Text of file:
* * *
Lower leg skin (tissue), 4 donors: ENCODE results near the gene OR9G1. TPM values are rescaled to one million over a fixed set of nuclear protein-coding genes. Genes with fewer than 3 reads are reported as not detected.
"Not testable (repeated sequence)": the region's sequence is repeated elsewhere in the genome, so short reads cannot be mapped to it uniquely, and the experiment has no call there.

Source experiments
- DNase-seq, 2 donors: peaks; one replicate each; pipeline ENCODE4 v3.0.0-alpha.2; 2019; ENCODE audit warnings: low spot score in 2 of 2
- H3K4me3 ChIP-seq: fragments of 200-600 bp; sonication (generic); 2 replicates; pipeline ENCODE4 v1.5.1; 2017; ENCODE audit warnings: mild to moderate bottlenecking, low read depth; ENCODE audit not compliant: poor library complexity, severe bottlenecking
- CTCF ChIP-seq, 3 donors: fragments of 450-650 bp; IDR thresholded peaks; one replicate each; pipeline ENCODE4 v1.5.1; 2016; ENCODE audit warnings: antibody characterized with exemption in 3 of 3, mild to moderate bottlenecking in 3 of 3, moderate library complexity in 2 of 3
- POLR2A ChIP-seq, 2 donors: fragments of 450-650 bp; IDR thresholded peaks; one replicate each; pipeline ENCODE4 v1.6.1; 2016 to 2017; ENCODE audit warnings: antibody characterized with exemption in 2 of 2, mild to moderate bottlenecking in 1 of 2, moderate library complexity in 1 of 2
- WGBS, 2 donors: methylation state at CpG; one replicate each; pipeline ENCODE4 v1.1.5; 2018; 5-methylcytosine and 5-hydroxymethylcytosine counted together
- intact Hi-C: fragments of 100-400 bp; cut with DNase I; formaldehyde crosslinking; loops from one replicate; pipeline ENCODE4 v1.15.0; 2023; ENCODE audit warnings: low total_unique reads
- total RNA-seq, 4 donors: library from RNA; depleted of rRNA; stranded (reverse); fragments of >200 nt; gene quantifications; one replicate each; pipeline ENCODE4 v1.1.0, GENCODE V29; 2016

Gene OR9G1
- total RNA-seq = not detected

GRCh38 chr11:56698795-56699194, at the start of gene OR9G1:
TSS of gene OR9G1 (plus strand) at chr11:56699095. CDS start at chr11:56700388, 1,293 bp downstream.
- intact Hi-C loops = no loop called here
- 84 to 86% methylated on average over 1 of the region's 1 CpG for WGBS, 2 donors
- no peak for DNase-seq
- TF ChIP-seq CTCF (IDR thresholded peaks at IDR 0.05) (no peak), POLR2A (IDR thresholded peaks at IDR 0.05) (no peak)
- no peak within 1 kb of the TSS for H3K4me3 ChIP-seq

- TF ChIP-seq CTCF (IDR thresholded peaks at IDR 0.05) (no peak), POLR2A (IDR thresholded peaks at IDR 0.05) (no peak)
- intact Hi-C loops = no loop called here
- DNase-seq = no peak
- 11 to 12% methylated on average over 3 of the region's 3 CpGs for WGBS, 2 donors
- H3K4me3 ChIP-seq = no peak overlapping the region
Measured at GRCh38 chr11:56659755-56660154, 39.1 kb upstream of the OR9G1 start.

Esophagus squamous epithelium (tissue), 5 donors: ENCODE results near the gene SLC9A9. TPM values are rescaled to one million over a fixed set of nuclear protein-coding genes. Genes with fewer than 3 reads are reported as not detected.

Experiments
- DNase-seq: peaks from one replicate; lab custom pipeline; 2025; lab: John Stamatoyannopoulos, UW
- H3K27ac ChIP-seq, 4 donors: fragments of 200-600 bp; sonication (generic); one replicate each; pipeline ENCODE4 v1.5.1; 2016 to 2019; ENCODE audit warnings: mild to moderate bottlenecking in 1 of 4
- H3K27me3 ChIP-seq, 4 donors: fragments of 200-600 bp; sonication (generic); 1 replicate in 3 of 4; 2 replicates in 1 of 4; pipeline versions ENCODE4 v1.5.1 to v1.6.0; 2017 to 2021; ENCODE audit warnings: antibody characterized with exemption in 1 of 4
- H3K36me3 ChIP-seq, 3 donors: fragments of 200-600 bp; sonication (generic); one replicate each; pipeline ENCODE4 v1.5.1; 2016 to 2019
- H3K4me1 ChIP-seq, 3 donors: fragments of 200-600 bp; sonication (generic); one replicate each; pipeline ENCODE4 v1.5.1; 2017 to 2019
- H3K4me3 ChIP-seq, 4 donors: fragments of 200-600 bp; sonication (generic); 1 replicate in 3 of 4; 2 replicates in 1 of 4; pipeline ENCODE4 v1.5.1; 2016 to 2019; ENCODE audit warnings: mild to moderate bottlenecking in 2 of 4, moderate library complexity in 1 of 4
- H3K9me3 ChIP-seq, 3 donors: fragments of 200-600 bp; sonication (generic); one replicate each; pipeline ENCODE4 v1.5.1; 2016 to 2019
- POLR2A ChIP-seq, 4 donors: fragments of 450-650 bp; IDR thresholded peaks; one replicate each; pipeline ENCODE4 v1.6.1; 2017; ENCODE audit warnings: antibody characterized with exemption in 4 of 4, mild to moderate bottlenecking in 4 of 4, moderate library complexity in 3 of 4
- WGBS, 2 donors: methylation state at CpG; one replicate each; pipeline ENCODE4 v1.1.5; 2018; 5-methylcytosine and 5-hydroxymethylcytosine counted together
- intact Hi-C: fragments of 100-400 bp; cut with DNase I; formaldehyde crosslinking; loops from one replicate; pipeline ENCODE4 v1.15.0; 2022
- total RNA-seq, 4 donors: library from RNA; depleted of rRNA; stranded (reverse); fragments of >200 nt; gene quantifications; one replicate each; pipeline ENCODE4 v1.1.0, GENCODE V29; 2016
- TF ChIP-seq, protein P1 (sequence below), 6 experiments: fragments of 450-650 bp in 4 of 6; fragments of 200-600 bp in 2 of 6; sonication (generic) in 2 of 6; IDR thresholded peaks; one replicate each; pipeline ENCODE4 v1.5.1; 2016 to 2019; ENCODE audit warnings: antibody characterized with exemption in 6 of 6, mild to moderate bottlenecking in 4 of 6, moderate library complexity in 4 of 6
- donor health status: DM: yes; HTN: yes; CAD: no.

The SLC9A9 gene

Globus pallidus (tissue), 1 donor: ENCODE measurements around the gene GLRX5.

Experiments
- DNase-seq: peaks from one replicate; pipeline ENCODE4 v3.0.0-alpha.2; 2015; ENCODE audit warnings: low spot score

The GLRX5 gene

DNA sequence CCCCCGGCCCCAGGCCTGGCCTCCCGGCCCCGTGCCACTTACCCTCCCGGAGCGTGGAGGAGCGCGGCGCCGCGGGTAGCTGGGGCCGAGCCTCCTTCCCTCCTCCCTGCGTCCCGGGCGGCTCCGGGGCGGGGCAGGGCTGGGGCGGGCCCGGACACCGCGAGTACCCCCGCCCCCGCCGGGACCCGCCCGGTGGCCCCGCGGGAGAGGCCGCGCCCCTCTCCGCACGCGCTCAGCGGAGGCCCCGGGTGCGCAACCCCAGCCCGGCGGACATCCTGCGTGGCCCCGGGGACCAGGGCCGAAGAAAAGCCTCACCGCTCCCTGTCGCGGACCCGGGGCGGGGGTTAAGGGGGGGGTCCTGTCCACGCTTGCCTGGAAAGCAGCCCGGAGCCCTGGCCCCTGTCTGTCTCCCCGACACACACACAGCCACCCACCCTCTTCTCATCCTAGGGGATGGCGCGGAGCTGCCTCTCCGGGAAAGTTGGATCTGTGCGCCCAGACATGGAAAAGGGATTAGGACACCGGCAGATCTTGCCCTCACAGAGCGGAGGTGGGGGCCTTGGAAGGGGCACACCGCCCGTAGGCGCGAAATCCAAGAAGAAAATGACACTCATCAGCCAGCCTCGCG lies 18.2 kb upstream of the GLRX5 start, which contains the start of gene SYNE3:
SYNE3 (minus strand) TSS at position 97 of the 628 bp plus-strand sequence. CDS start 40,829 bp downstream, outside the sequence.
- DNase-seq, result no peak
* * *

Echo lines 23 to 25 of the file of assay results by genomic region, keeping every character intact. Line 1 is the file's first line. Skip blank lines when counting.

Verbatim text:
- 11 to 12% methylated on average over 3 of the region's 3 CpGs for WGBS, 2 donors
- H3K4me3 ChIP-seq = no peak overlapping the region
Measured at GRCh38 chr11:56659755-56660154, 39.1 kb upstream of the OR9G1 start.